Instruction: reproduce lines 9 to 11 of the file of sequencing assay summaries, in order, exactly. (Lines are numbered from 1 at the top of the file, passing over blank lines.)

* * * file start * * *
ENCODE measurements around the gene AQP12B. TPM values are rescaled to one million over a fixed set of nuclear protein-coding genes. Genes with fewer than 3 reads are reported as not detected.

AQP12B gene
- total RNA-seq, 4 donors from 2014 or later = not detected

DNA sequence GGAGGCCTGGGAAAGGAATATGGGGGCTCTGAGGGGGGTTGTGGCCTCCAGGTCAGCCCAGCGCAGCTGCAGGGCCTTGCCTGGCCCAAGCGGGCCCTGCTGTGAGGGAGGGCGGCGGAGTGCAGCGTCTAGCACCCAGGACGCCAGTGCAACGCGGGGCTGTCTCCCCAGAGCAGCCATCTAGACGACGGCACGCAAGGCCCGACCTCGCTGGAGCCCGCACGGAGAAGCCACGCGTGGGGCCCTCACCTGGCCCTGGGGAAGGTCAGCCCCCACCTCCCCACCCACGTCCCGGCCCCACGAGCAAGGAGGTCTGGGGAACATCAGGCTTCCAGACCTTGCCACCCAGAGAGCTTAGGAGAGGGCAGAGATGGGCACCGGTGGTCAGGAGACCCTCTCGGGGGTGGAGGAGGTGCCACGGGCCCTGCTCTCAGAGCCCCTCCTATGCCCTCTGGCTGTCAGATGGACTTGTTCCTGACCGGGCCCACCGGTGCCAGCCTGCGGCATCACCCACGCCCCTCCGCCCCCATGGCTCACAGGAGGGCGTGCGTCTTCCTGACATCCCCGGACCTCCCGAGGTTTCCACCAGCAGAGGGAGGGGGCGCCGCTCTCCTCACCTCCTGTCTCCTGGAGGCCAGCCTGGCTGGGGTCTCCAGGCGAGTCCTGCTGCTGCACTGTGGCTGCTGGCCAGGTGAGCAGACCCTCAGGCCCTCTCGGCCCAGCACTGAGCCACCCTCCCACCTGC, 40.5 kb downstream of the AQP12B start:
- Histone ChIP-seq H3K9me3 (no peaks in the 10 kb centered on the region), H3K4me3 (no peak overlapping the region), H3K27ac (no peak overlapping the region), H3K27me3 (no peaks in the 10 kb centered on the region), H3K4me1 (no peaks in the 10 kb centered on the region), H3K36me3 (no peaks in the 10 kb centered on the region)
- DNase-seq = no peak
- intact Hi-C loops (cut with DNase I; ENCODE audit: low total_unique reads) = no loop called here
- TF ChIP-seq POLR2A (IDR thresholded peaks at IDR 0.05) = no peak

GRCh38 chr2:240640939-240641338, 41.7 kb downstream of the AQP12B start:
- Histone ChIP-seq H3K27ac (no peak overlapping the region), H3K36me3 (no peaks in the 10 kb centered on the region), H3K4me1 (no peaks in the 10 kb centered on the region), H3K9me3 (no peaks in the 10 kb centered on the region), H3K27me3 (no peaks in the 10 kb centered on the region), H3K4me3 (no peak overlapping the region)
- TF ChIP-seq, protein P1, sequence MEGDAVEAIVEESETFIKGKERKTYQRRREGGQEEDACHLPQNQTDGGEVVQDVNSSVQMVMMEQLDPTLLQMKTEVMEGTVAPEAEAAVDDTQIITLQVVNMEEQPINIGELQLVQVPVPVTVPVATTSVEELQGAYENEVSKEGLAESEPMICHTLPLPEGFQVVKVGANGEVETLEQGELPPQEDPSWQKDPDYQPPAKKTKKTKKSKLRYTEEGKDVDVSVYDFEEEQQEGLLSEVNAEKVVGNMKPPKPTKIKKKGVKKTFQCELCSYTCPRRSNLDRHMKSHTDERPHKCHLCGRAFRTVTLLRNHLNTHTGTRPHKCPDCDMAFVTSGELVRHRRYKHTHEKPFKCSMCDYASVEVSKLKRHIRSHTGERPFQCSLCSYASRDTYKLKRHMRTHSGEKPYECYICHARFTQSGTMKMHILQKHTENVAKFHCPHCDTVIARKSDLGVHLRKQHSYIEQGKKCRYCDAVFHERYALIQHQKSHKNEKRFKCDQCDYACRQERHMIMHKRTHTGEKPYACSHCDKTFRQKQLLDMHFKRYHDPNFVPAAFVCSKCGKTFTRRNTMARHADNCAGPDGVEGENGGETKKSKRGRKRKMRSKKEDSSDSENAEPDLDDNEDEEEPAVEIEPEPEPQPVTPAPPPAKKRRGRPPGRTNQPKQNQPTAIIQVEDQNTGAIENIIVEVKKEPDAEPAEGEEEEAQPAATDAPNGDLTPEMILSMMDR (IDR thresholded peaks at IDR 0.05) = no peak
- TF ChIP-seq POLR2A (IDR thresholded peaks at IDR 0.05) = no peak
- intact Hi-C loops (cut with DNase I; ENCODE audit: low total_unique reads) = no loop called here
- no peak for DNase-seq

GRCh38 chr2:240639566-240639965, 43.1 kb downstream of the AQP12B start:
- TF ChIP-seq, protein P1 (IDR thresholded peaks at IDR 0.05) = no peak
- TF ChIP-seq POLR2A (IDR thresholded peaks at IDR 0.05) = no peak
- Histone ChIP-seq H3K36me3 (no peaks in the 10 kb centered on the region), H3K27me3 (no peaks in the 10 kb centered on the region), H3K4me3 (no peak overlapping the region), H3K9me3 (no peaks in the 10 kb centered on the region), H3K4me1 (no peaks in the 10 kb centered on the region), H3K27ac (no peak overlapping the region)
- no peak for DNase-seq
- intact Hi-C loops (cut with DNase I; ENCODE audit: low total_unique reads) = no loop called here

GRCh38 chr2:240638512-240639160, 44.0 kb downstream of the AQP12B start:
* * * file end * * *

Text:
GRCh38 chr2:240640939-240641338, 41.7 kb downstream of the AQP12B start:
- Histone ChIP-seq H3K27ac (no peak overlapping the region), H3K36me3 (no peaks in the 10 kb centered on the region), H3K4me1 (no peaks in the 10 kb centered on the region), H3K9me3 (no peaks in the 10 kb centered on the region), H3K27me3 (no peaks in the 10 kb centered on the region), H3K4me3 (no peak overlapping the region)
- TF ChIP-seq, protein P1, sequence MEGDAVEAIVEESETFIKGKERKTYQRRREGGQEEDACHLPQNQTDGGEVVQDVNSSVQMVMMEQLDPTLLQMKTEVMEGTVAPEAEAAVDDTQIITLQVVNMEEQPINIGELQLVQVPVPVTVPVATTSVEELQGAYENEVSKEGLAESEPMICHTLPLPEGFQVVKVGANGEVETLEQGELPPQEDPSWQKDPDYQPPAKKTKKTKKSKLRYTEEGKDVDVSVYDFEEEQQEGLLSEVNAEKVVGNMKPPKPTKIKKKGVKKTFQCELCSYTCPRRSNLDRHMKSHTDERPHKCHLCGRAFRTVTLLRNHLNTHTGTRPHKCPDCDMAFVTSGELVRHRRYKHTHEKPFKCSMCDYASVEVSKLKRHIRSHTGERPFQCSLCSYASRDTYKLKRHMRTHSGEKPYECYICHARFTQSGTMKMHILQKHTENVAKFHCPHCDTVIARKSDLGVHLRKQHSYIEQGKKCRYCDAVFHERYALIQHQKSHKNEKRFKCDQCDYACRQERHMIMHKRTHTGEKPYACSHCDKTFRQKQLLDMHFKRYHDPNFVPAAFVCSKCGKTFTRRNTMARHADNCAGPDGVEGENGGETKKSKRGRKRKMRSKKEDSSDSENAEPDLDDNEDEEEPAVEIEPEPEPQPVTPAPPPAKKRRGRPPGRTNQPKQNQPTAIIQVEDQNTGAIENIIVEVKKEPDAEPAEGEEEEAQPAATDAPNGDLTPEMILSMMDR (IDR thresholded peaks at IDR 0.05) = no peak